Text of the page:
The Refugee Council of Australia stands in solidarity with the Afghan community at this time of crisis and is advocating for the Australian Government to take urgent action and do more to provide safety and leadership.
Help for people with family members in Afghanistan
The Australian Government announced that an initial 3,000 humanitarian places will be allocated to Afghan nationals within Australia’s annual program. The Department of Home Affairs has an Afghanistan Update page, which includes:
- changes to the process for updating contact details for Afghan evacuees in Australia on 449 visas (this is now an online form)
- information about free help to apply for a visa
If you need assistance and advice in making applications to bring family members, you can contact the following community legal centres:
- NSW: Refugee Advice and Casework Service (RACS) on (02) 8355 7227. You can also read their factsheets on free legal assistance for people from Afghanistan on humanitarian stay visas (also available in Farsi), and their factsheets on options for people from Afghanistan (also available in Dari).
- Victoria and Tasmania: Refugee Legal on (03) 9413 0166 (9am to 5pm Monday to Friday). You can also read their factsheets on free legal assistance for people from Afghanistan on humanitarian stay visas (also available in Dari), and their factsheets on Refugee and Humanitarian (Class XB) visas for people from Afghanistan (also available in Dari).
- ACT: Legal Aid ACT on 1300 654 314.
- Queensland: Refugee and Immigration Legal Service (RAILS) on (07) 3846 9300 or email@example.com. You can also read their factsheets or watch their videos in Dari, Pashto, Hazaraghi, or English.
- WA: Circle Green Community Legal on (08) 6148 3636 or fill out their online form or visit their office at 445 Hay St, Perth, Mon-Thurs 9.30am-12.30pm.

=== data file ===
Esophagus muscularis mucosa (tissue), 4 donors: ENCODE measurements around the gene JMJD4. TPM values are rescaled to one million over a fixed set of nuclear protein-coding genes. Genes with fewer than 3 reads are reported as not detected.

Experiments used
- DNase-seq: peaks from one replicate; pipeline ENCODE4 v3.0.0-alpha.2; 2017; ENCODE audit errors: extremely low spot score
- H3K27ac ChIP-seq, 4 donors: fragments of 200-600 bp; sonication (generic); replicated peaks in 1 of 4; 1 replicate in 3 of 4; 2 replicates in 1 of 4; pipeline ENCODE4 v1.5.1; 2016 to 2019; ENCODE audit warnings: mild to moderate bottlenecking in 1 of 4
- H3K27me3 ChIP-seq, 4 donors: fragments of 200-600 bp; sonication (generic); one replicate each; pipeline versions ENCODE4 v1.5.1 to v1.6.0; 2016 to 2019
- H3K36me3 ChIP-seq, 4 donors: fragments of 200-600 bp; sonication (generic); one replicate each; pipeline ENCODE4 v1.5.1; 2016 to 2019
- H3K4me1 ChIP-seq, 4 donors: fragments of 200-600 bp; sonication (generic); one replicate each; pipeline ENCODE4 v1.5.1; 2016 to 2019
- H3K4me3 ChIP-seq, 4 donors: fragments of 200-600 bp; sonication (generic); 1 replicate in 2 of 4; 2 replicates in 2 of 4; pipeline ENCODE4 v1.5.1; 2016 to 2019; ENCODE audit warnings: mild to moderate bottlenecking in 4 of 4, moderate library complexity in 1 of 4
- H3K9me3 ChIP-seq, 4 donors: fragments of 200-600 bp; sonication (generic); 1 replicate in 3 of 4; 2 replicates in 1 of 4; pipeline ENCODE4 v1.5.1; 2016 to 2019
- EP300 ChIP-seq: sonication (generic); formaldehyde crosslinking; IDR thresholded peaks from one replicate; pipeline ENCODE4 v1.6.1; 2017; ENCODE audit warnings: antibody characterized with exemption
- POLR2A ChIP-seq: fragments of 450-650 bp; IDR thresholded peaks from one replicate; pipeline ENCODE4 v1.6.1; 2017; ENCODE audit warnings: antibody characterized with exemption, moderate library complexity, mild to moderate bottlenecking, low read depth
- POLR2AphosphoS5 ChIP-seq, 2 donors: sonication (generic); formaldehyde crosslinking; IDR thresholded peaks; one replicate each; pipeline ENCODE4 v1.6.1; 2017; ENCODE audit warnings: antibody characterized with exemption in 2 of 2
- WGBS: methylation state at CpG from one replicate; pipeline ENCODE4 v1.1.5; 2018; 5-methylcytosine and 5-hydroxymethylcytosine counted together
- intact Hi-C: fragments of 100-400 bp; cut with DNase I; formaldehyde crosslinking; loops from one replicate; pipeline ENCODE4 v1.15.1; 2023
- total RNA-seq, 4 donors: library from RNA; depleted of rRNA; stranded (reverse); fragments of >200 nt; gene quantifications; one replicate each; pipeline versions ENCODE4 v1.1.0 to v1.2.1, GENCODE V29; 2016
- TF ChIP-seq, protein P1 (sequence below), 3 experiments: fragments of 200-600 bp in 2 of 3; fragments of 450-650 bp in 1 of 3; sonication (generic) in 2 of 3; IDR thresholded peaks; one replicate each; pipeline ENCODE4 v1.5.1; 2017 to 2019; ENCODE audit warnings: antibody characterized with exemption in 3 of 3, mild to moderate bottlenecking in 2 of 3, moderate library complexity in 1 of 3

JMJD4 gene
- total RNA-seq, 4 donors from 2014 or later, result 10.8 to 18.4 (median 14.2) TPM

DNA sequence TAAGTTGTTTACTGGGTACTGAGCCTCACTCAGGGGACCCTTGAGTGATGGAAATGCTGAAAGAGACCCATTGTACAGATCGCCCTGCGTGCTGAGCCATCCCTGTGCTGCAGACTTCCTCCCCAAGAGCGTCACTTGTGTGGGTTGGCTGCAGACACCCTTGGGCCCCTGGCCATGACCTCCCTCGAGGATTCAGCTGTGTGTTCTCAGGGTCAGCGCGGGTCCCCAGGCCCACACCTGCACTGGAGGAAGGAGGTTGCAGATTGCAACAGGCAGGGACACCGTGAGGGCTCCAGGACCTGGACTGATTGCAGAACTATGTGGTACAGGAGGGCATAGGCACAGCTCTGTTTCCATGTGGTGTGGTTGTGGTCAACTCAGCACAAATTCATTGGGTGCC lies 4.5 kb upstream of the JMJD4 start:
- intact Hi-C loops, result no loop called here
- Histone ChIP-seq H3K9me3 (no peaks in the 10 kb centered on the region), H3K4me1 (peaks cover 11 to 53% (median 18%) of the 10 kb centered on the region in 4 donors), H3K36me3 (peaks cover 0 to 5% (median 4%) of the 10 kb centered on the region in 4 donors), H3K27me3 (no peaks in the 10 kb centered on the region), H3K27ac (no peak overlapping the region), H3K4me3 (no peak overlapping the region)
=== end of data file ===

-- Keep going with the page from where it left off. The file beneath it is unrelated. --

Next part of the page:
- SA: Legal Services Commission South Australia on (08) 8111 5539.
The Asia Pacific Network of Refugees (APNOR) has also launched an Afghan Crisis Helpline for Afghan nationals in Australia, Iran or Afghanistan. APNOR can provide emergency support items, link you with mental health counsellors and refer you for pro bono legal support. Call (+61) 1800 855 707.
The Asia Pacific Refugee Rights Network (APRRN), PILnet, the Asia Pacific Network of Refugees (APNOR) and AMERA International have also launched a series of legal information sheets in English and Dari for Afghans seeking legal assistance in or relocation to a number of countries.
If you have lost contact with your family members in Afghanistan, contact:
- the Australian Red Cross on their Restoring Family Links Hotline on 1800 875 199 (Monday to Friday 9am-5pm AEST), or send an email to firstname.lastname@example.org.
Take action on Afghanistan
Please email your MP now calling on them to support seven practical steps the Australian Government can take to provide safety for people from Afghanistan. You can use this form to send an email to your MP here.
Add your name to Action for Afghanistan’s open letter to the Australian government, calling for increased protection of Afghan people at serious risk.
Other ways members of the public can help
If you would like to support the Afghan community you can:
- Donate to major aid agencies providing humanitarian assistance on the ground
- The Asia Pacific Network of Refugees (APNOR) has an Emergency Appeal for Afghan women and children.
- Donate to the Refugee Council of Australia to support our advocacy for Afghan refugees.
- Donate goods to one of the organisations listed by location on our website.
Mental health support
- NSW: STARTTS provides counselling and community support services to people in NSW who have been affected by torture and trauma. Anyone can make a referral to STARTTS – service providers, doctors and other medical professionals, a family member or friend of the person or the person themselves.
- Vic: The Victorian Foundation for Survivors of Torture (Foundation House) provides specialised counselling and mental health support. Anyone can make a referral to Foundation House, with the consent of the person they are referring.
Photo credit: ©UNHCR/Edris Lutfi